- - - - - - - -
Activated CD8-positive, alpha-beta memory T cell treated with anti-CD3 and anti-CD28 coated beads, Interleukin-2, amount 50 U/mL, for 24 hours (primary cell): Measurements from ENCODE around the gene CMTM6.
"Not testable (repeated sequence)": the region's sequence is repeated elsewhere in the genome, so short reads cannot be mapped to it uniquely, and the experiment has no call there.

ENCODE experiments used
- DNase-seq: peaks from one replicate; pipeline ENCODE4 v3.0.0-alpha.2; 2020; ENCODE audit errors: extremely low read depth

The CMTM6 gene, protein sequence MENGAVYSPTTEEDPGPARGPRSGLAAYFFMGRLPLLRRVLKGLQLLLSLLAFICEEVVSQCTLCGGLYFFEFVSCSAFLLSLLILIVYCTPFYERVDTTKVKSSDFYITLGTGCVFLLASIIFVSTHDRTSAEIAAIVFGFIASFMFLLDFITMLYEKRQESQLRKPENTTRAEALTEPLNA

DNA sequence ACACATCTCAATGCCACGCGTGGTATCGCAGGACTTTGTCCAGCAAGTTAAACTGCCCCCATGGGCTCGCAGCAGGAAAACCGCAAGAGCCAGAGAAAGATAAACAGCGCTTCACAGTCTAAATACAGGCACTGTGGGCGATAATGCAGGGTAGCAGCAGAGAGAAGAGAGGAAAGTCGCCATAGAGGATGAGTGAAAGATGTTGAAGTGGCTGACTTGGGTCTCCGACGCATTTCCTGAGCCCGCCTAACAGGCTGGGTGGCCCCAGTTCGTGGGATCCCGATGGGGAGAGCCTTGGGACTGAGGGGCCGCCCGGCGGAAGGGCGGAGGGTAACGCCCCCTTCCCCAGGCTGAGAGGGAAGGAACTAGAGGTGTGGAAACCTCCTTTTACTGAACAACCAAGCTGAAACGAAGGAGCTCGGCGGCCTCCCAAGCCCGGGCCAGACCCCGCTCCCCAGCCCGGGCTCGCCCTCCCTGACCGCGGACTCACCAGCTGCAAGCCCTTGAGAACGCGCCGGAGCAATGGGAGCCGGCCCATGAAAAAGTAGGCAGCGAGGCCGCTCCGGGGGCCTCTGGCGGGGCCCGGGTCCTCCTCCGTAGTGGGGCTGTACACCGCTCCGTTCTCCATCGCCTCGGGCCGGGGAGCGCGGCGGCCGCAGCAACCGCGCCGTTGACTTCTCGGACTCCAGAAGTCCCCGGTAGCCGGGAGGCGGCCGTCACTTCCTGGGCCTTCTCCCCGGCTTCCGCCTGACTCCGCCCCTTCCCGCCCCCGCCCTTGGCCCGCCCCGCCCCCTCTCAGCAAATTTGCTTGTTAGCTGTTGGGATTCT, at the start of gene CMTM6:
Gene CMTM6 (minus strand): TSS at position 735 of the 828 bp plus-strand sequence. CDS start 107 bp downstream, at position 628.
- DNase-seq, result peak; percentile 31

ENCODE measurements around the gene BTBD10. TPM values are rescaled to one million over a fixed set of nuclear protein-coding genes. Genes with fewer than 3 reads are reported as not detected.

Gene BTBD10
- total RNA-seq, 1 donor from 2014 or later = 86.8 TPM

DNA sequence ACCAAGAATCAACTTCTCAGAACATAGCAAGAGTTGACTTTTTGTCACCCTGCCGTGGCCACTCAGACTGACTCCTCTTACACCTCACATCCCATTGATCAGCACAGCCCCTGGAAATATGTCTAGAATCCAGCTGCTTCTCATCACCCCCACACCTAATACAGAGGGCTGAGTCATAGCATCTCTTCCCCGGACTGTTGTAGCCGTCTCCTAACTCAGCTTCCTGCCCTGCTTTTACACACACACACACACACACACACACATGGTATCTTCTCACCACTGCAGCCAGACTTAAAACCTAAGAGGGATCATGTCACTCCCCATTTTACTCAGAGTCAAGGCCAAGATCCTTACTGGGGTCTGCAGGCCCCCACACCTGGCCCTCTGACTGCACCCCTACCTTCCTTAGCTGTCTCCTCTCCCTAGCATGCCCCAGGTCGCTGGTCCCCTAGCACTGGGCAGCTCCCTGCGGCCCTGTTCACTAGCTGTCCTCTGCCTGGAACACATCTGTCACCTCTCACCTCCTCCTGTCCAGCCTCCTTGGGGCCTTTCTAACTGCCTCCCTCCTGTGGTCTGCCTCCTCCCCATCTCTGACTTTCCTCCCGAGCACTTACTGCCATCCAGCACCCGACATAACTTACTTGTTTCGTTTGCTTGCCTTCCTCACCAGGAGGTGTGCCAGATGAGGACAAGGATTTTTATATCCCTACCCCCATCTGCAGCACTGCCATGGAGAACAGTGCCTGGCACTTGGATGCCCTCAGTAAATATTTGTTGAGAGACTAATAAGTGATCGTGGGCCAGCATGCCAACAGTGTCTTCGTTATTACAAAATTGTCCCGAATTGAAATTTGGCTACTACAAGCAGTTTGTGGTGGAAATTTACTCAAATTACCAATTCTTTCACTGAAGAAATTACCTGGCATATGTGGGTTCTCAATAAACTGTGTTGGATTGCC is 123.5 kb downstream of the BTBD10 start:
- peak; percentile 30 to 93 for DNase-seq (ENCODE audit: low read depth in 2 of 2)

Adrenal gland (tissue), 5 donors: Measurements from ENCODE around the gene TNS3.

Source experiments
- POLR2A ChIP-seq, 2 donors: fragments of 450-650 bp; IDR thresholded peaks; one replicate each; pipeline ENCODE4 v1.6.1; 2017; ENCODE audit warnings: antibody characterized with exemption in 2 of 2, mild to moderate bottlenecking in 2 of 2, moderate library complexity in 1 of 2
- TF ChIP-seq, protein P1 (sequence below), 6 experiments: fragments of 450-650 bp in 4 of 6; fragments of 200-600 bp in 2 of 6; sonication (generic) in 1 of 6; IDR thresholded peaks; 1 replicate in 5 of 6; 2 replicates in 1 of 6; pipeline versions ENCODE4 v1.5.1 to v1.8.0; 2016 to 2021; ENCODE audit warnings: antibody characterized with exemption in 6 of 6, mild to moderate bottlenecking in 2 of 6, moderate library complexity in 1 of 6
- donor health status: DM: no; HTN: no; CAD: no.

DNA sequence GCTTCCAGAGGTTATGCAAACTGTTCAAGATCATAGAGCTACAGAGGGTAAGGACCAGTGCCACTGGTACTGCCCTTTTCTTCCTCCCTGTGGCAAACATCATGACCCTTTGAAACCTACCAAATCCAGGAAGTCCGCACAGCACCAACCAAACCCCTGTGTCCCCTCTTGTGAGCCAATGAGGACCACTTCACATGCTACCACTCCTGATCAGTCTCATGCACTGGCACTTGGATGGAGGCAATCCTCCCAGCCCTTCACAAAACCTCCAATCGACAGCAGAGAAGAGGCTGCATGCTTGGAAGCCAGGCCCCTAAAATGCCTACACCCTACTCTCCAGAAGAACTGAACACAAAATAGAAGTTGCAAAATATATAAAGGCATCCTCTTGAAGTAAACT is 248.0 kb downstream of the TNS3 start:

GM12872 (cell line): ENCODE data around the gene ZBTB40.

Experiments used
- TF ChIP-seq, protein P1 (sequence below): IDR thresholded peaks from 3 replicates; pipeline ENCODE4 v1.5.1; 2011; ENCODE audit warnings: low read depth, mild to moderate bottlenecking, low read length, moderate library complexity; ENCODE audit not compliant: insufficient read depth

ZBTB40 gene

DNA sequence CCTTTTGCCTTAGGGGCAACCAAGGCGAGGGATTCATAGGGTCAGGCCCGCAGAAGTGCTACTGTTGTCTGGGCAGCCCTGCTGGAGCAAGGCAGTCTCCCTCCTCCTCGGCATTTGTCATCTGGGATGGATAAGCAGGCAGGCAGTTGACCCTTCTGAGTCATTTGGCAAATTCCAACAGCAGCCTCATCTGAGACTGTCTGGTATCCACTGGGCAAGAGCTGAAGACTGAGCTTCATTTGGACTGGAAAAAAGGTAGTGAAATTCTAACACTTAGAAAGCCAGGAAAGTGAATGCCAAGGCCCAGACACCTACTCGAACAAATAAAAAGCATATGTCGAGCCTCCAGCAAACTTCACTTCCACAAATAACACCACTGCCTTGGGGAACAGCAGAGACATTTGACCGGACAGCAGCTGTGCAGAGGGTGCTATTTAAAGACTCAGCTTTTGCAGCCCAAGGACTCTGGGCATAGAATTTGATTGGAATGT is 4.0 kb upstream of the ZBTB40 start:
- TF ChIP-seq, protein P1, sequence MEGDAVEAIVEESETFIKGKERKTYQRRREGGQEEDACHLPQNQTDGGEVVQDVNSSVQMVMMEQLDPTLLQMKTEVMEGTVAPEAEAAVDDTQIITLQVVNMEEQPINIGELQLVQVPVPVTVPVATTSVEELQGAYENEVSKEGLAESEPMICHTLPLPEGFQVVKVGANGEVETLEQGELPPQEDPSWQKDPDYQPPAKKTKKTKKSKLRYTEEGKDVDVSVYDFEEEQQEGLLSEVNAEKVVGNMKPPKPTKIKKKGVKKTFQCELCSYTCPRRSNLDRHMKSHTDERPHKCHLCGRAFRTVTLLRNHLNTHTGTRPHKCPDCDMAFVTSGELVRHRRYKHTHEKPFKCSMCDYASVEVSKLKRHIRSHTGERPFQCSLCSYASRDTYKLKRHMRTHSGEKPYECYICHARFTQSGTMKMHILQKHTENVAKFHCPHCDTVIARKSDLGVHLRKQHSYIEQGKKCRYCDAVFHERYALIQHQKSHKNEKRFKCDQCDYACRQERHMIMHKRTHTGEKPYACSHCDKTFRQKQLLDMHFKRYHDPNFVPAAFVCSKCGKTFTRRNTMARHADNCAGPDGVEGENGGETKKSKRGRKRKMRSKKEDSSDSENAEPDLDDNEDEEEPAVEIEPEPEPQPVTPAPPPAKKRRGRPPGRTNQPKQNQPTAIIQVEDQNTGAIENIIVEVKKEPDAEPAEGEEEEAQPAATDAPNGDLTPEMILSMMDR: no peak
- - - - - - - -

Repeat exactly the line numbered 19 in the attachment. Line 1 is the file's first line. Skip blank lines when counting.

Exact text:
DNA sequence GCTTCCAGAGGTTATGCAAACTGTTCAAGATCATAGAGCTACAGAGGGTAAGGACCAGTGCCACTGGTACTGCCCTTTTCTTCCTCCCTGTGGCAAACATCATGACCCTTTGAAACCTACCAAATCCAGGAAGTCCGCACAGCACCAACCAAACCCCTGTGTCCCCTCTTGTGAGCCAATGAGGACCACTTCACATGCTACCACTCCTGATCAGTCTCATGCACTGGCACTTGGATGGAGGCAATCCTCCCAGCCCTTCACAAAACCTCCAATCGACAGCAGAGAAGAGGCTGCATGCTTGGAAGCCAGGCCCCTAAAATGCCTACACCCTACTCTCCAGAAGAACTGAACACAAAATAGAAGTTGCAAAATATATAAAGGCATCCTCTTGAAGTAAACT is 248.0 kb downstream of the TNS3 start: